Pakistani rupee inches up against US dollar, Euro, Pound and other currencies - Check forex rates here

Pakistani rupee advanced its winning momentum against US dollar, and other currencies in the open market amid strong economic cues.

Dollar Rate in Pakistan Today

On Saturday, the US dollar was being quoted at 285.15 for buying and 287.95 for selling.

Euro moves down to 309.9 for buying and 310.5 for selling. British Pound rate stands at 359.4 for buying, and 360.05 for selling.

UAE Dirham AED also moved down to 77.45 whereas the Saudi Riyal drops to 75.82.

Today's currency exchange rates in Pakistan – 2 December 2023

Currency Symbol Buying Selling
US Dollar ‎USD 285.15  287.95 
Euro EUR 309.9  310.5 
UK Pound Sterling GBP 359.4  360.05 
U.A.E Dirham AED 77.45  77.6
Saudi Riyal SAR 75.82 75.97
Australian Dollar AUD 187.72 188.22
Bahrain Dinar BHD 759.94 767.94
Canadian Dollar CAD 209.99 210.49
China Yuan CNY 39.78 39.88
Danish Krone DKK 41.95 42.05
Hong Kong Dollar HKD 36.38 36.48
Indian Rupee INR 3.39 3.5
Japanese Yen JPY 1.49 1.56
Kuwaiti Dinar KWD 926.39 935.39
Malaysian Ringgit MYR 60.38 60.98
New Zealand Dollar NZD 173.44 175.44
Norwegians Krone NOK 26.25 26.55
Omani Riyal OMR 742.16 750.18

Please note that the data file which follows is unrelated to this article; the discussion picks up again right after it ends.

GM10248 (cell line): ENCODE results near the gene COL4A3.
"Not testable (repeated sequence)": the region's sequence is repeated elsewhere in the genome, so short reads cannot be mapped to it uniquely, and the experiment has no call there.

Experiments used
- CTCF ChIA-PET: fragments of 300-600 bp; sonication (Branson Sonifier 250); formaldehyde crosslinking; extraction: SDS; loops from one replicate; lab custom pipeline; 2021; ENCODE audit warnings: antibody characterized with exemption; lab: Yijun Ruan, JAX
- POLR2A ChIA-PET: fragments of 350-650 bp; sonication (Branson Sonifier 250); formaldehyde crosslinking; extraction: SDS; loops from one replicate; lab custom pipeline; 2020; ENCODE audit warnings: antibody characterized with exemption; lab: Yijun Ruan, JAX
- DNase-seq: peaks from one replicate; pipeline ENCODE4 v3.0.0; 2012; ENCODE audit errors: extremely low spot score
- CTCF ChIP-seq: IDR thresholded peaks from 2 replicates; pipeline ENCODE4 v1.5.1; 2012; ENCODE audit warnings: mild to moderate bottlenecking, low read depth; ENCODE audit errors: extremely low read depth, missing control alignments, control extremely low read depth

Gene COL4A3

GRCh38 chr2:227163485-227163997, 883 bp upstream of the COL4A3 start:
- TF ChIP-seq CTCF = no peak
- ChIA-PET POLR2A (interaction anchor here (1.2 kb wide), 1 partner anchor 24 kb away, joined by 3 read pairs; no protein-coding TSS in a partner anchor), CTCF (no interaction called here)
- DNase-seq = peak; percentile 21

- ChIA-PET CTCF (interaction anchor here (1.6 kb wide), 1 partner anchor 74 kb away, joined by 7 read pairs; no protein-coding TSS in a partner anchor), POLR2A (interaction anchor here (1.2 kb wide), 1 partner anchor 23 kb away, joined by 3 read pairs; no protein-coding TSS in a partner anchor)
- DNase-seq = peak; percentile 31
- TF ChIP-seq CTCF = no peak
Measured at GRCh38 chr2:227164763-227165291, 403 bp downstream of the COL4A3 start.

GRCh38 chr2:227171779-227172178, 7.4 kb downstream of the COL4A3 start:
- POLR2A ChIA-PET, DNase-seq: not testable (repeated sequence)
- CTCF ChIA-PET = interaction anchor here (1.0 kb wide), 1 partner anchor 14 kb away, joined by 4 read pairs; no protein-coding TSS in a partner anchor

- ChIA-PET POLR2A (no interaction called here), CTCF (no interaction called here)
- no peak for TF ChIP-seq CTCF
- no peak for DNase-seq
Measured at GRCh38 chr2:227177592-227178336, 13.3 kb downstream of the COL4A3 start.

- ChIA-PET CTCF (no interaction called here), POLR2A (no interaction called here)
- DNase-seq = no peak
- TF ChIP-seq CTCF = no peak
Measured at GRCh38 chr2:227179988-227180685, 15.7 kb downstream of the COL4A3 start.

Qatari Riyal ‎QAR 78.5 79.2
Singapore Dollar SGD 212.45 212.95
Swedish Korona SEK 27.09 27.19
Swiss Franc CHF 325.38 325.88
Thai Bhat THB 8.05 8.09

Gold registers big fall in Pakistan; check today gold rates in Pakatan - 2 December 2023

The price of gold fell by thousands of rupees as precious metal lost shine despite an upward trend in the international market.

Gold Rates in Pakistan Today - 2 December 2023

On Saturday, the price of a single tola of 24-karat gold stands at Rs217,300 and 10 grams of 24k gold costs Rs186,300.

Meanwhile, single tola of 22 Karat gold costs Rs199,190, 21 karat rate costs Rs190,138 and 18k gold rate is Rs162,975.

Globally, gold prices hover at around $2072, gaining $32 on Saturday.

Today Gold Rate in Pakistan

City Gold Silver
Lahore PKR 217,300 PKR 2,705
Karachi PKR 217,300 PKR 2,705
Islamabad PKR 217,300 PKR 2,705
Peshawar PKR 217,300 PKR 2,705
Quetta PKR 217,300 PKR 2,705
Sialkot PKR 217,300 PKR 2,705
Attock PKR 217,300 PKR 2,705
Gujranwala PKR 217,300 PKR 2,705
Jehlum PKR 217,300 PKR 2,705
Multan PKR 217,300 PKR 2,705
Bahawalpur PKR 217,300 PKR 2,705
Gujrat PKR 217,300 PKR 2,705
Nawabshah PKR 217,300 PKR 2,705
Chakwal PKR 217,300 PKR 2,705
Hyderabad PKR 217,300 PKR 2,705
Nowshehra PKR 217,300 PKR 2,705
Sargodha PKR 217,300 PKR 2,705
Faisalabad PKR 217,300 PKR 2,705
Mirpur PKR 217,300 PKR 2,705